Covering the link between environmental causes and disease Date: 06/24/19
By Lois Parshley
As we approached over the windswept high veld of Bloemfontein, South Africa, Kobus Steenkamp’s sheep farm was just a low speck on the horizon. The group of international scientists bounced over the red earth, past broken windows and barbed wire, parched earth and bleached grass, everything sharp. Steenkamp’s farm was one of 361 isolated locations the researchers had selected based on randomized GPS coordinates. Now, the scientists bounced toward the paddocks as part of a study on the deadly Rift Valley fever, a zoonotic disease that devastates livestock and is potentially lethal to humans.
In 2011, Steenkamp lost much of his flock to the disease. Weaponized by the U.S. and the U.S.S.R. during the Cold War; today, its spread is feared by American farmers and the National Security Agency alike. But in the West, the virus isn’t yet a household name. That Steenkamp’s plight feels distant to Western audiences is one of the biggest challenges in this kind of reporting: How do you make the unseen relatable? It’s a problem that extends far beyond the developing world.
That’s one of the reasons I cover the intersection of health and environmental issues, topics that are deeply interconnected but often reported from different corners of a newsroom. In South Africa, that meant following researchers who were hoping to be the first to use climate models to predict disease outbreaks. Here, the link between environmental causes and disease was clear: The mosquito populations that are a vector for the disease are closely linked to rainfall. But sometimes the intersection is less obvious. Reporting on Ebola from West Africa for the Atlantic, for example, I was surprised to hear some epidemiologists believe disease emergence could be mapped the way geologists map earthquake risk. The risk is highest in places where land use has recently changed – as it did in Liberia, where poverty and displacement have led people to cut aggressively into jungle, to log forests, to hunt farther away from urban centers.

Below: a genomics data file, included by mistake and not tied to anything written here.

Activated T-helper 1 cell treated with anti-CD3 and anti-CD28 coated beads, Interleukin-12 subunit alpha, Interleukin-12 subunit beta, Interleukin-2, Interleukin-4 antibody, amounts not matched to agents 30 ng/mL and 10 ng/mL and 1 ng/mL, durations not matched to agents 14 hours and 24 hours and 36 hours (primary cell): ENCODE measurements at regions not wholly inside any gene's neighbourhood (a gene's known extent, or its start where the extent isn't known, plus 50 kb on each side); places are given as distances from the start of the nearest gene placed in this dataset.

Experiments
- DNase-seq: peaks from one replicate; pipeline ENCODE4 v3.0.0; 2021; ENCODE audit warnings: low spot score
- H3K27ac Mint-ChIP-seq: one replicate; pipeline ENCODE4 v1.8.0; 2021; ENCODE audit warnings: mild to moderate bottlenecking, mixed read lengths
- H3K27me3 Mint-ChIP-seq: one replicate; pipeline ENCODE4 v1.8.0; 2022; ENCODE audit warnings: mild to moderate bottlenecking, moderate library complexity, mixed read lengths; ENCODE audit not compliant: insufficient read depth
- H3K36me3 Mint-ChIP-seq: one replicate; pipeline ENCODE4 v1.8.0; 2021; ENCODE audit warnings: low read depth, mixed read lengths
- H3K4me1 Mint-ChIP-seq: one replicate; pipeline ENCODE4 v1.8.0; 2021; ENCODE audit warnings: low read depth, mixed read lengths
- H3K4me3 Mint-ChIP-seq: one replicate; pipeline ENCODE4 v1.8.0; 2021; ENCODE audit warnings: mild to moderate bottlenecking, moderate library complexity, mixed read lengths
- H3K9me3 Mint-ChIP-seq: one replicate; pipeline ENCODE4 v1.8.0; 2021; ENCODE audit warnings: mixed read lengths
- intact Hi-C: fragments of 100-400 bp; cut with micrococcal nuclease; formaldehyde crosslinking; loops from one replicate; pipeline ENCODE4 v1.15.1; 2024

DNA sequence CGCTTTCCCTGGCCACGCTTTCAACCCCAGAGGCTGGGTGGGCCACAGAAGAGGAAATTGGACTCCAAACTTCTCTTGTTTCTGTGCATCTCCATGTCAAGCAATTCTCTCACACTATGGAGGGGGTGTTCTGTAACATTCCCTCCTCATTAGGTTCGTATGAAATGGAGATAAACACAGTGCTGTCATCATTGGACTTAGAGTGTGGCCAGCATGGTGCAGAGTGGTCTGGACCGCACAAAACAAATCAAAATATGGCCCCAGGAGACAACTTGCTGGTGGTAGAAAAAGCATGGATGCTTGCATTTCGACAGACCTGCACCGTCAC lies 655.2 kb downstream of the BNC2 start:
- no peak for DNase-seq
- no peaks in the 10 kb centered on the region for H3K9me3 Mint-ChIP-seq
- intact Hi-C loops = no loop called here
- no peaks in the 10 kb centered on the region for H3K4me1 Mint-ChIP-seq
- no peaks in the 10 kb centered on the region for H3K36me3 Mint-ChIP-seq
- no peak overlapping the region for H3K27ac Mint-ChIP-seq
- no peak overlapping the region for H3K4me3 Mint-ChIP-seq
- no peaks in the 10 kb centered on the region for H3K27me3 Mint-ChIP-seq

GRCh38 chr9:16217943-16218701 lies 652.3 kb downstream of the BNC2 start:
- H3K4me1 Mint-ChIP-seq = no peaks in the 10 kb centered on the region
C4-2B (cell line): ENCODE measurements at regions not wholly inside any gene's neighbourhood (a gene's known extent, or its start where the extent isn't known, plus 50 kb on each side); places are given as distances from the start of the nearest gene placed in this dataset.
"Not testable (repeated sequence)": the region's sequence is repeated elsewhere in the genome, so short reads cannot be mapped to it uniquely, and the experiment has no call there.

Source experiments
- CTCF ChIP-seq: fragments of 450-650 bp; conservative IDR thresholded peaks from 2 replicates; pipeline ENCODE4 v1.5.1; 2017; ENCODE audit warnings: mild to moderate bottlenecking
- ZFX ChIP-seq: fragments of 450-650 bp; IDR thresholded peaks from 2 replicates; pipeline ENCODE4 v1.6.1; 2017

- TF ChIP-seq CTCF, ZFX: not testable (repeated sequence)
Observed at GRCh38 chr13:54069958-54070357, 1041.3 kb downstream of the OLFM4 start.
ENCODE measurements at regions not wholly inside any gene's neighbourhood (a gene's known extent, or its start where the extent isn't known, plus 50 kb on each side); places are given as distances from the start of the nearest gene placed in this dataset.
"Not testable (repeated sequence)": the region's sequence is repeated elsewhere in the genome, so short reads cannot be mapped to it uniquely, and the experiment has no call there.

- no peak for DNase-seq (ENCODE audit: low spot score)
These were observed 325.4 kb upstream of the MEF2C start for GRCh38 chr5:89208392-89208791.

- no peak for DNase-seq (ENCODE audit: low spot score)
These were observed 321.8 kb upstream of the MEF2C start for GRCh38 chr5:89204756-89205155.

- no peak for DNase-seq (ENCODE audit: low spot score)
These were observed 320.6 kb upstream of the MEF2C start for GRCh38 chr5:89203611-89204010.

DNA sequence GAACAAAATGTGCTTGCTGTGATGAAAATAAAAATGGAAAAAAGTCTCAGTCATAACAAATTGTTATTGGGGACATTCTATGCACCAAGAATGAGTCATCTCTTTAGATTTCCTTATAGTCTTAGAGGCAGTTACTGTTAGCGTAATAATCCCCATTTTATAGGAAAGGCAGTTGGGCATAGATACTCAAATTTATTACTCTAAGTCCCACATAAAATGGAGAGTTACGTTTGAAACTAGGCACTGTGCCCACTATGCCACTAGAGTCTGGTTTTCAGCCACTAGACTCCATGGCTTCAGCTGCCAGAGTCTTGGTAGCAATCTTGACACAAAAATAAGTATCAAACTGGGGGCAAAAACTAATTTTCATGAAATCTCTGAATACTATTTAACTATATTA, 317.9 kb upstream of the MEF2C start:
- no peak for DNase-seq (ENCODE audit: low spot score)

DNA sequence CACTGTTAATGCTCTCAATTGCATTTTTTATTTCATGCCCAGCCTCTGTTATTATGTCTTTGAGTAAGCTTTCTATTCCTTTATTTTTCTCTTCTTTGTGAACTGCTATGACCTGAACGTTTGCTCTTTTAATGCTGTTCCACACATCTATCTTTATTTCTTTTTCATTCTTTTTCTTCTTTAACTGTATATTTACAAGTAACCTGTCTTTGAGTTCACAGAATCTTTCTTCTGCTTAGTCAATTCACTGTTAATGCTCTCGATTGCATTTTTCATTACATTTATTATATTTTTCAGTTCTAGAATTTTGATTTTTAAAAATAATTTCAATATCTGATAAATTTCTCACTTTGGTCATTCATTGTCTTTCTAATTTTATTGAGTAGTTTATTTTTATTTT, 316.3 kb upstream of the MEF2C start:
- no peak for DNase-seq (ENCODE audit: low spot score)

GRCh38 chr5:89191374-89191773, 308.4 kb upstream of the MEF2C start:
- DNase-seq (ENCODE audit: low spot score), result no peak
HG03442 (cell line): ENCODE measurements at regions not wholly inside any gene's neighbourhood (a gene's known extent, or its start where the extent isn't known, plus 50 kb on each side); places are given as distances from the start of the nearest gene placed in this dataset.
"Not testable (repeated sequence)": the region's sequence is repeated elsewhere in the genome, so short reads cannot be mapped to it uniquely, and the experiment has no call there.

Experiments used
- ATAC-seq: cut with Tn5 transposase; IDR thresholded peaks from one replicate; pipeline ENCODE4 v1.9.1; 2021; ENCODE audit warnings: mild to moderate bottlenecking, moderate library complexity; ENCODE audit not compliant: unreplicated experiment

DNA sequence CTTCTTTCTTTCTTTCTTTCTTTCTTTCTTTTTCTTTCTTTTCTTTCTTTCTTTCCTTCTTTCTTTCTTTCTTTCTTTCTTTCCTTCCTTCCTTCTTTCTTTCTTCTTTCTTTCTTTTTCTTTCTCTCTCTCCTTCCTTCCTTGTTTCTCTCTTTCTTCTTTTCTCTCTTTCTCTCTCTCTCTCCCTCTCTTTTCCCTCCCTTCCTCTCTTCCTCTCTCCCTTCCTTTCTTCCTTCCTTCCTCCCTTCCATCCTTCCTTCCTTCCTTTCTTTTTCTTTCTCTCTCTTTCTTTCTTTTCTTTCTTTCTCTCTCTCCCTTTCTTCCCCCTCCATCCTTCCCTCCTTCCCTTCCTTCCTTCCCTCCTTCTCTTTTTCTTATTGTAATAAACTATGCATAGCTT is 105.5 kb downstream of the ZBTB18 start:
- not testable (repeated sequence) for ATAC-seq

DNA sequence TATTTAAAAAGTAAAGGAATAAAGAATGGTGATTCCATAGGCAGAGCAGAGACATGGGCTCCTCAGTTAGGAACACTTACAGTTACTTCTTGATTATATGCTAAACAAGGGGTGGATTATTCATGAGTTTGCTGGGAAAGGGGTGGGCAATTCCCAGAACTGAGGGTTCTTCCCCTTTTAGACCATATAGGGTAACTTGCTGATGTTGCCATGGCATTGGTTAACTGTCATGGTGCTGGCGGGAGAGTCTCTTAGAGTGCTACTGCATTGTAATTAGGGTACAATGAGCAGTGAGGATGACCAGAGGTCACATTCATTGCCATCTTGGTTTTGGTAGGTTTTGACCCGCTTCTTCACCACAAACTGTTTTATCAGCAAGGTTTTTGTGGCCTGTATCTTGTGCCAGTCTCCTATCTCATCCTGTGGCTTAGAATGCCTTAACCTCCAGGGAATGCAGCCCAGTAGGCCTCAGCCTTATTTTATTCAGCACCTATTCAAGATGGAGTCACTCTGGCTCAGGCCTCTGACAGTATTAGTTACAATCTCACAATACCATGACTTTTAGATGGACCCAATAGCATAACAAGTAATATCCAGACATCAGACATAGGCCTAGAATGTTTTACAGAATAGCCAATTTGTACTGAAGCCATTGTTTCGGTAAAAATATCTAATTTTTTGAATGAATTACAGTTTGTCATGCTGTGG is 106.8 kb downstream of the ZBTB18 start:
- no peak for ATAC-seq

The problem with this kind of reporting is that frequently my inquiries run ahead of data-supported answers. All too often in interviews, a researcher will shrug and tell me, “That’s a good question!” That can make it hard to find and pitch stories with a concrete narrative – which usually require a certain amount of scientific certainty. It also means every reporting project requires a grasp of multiple scientific disciplines, as well as an empathetic approach to interviews. My reporting in South Africa, for instance, included talking laboratory politics during a trip to a BLS4 lab, but also interviewing a distraught farmer about one of the worst days of his life.
But while challenging, this kind of reporting is important. Climate change coverage can feel repetitive and distant. And simply put, people care about people. So I try to highlight the ways a changing environment is already impacting human lives.
Teasing apart the ways we interact and depend on the environment around us sheds light on phenomena that can appear inexplicable, or put individual trends into a larger context. In a moment where the media, and facts in general, are in question, explaining what is in fact, knowable about the changing world around us has never felt more relevant.
Lois Parshley is an independent journalist and photographer. Follow her on Instagram and Twitter @loisparshley.